Consultation has opened for comment on a proposed new Garden Bridge across the Thames. Intended to link the South Bank- near the National Theatre-with Temple Station and the eastern end of Aldwych, it’s envisaged as a purely pedestrian crossing. The brainchild of thespian Joanna Lumley and sculptor Thomas Heatherwick (he of the fiery Olympics cauldron), it would be, in effect, a slender linear park planted with trees and wildlife-friendly flowers.

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London is defined by its river and I never tire of watching it, plied by barges and passenger clippers in the City, but from Kingston to Putney flecked with scullers and coxed eights. Low tide brings in foraging waders and wildfowl and, the other day, I watched gulls noisily establishing pecking order over a washed-up eel; despite its superior size, the hungry heron that had found it was soon seen off. But my favourite time is full tide, with its generously abundant waters and shimmering reflections.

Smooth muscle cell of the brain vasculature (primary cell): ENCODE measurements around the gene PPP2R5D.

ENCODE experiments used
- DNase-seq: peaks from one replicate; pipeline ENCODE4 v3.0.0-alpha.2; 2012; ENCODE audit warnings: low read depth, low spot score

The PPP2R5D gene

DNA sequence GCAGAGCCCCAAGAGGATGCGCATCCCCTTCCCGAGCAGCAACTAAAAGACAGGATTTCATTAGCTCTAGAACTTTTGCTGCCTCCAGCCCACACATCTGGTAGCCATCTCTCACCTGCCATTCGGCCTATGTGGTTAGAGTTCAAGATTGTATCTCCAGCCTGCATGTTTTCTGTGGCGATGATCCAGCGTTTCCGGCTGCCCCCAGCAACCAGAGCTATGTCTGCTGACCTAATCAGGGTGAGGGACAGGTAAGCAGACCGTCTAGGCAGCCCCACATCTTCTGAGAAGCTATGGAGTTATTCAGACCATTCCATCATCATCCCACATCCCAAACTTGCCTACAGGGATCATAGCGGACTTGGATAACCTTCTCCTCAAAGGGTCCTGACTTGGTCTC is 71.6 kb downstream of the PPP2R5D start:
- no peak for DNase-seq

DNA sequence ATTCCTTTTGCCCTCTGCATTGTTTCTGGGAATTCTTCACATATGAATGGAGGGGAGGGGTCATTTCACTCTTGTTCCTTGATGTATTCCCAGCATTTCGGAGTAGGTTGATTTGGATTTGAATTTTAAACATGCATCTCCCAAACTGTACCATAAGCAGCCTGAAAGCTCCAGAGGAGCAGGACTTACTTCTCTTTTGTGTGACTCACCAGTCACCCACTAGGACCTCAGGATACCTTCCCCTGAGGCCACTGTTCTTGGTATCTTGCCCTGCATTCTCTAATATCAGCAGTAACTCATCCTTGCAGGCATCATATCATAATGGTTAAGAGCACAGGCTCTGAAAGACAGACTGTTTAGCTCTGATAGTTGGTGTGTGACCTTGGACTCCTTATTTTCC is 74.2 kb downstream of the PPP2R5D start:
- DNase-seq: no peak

The choice of trees for the Garden Bridge will be an interesting conundrum. What will grow? We don’t need more of those skinny Nordic birches beloved of landscapers and London planes have limited wildlife benefit. Ash is doomed and oak cliché. How about black poplar, Britain’s rarest native and the classic English riverside tree? It’s an unsung national treasure.

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